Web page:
Get To Know Me
I’d been writing television commercials and longer format films for some time, but I wrote my first short story when I was in my early twenties. It was written on one of my old antique Underwoods, a real commitment to get that ink on the page! I’ve made my living as a filmmaker, also writing scripts-for-screen, returning occasionally to write prose.
When I met the characters, Cal Poag and his best friend, James Nelson, who live in the fictitious mountain town of Mud Lake, WA — I was bitten by the bug to write novels. Those two adventurous young teens taught me the wonderful journey of writing fiction prose.
What Inspires Me?
Interesting question. What inspires me is anything and everything. I can’t chase down every path, however, I am diligent to note them. I have many, many times dashed off emails to myself documenting cowboys and the wild west, sci-fi, comedy, drama, and the endless behaviors of mankind. I’m hoping for another (long) lifetime where I type as fast as thoughts, and endless eyes who love to read.
That probably tells you I’m a big fan of variety. I often will have multiple books going at the same time. Kudos to my pal, Joel, for getting me started reading multiple books at once!
A few of my top reads: The Sea Runners by Ivan Doig. Not surprising: it’s about a “down-the-coast” adventure, in the 1850’s. Love All The Light We Cannot See, Anthony Doerr. Cold Mountain, 13 Moons, & Nightwoods, Charles Frazier. Leif Enger’s Peace Like A River and So Brave, Young, And Handsome. Lonesome Dove and Commanche Moon, Larry McMurtry. I could go on and on, but those are a few “favs”.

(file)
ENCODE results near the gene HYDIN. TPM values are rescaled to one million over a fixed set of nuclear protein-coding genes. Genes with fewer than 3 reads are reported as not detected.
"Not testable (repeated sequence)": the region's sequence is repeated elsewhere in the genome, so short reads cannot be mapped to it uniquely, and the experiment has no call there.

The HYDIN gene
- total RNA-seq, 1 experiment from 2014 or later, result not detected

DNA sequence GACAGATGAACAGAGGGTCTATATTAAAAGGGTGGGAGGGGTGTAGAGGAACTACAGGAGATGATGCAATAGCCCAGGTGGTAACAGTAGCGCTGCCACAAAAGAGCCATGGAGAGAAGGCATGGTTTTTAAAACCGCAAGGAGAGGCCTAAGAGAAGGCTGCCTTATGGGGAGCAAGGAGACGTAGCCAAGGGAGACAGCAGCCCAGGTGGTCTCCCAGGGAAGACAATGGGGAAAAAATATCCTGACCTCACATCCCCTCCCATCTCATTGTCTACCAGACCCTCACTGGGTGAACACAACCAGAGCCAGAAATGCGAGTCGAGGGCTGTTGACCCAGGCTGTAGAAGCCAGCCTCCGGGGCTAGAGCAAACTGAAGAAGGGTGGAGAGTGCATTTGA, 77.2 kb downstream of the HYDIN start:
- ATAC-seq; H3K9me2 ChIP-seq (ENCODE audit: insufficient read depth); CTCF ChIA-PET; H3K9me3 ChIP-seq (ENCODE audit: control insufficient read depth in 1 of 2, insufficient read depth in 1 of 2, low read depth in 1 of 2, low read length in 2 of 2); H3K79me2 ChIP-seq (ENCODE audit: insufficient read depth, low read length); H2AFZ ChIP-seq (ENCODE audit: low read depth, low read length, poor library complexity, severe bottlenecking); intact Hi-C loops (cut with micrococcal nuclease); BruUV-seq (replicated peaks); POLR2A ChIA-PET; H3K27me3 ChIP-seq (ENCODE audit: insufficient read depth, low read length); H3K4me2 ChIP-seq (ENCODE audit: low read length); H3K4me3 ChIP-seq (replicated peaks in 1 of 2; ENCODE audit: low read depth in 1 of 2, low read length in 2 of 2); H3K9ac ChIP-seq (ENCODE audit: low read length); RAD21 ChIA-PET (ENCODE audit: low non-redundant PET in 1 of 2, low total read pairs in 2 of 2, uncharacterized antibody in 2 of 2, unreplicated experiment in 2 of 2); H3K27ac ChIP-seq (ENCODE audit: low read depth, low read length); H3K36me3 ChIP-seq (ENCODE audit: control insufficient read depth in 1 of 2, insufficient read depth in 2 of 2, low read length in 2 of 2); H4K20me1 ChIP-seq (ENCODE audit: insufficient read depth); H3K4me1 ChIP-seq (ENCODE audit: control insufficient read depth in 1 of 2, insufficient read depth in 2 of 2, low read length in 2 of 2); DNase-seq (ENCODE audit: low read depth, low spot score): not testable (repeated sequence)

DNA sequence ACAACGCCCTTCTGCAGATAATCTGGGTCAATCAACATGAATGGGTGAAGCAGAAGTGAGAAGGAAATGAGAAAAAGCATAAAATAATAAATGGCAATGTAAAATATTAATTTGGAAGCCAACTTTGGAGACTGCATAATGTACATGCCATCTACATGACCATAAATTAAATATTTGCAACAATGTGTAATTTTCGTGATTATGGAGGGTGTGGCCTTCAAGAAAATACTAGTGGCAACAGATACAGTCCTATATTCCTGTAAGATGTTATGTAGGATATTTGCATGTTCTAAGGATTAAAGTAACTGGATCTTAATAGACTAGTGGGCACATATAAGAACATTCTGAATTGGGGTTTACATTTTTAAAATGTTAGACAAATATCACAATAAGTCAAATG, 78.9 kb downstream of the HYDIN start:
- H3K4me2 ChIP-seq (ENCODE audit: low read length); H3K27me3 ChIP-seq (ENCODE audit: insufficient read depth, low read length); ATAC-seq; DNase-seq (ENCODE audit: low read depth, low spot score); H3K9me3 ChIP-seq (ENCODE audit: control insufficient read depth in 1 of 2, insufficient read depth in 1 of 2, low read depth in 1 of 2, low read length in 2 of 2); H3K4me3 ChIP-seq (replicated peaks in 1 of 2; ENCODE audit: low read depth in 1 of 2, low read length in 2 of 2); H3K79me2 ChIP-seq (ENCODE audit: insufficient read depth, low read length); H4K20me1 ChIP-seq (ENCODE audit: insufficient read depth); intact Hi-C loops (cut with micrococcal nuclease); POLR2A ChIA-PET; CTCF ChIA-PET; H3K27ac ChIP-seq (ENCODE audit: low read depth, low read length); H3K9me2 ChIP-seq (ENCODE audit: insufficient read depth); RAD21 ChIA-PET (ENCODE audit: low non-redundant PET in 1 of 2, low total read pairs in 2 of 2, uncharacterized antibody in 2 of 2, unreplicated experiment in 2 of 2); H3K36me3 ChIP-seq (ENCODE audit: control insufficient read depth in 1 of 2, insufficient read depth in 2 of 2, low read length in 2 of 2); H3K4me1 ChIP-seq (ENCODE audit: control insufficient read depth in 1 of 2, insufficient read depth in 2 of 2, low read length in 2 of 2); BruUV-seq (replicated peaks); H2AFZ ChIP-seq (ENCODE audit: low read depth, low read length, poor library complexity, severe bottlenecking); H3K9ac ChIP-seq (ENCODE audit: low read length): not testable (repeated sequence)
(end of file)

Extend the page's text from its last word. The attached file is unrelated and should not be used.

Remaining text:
Why Do I Write?
I have always loved adventure books and the outdoors. I believe Cal and James were born from my own youthful experiences in a small town in Southern Washington State. Those summers (and winters with snow to the eves) spent at my grandparents were some of the best for me. They were also some of my first exposure to the mountains, the woods, camping, caves and mines. When Cal and James first emerged from my imagination what struck me was their creativity and desperate need for practical problem solving; they’re constantly having to “MacGyver” their way out of difficult situations. And because they live in the early 1960’s, technology (by today’s standards) is primitive. I started to recognize I was having some amazing vicarious experiences through these two clever, overly curious boys. Often times my fingers couldn’t type fast enough to keep up with the action!
I sincerely hope that readers will discover their own inner MacGyver and their personal confidence grows out of those experiences.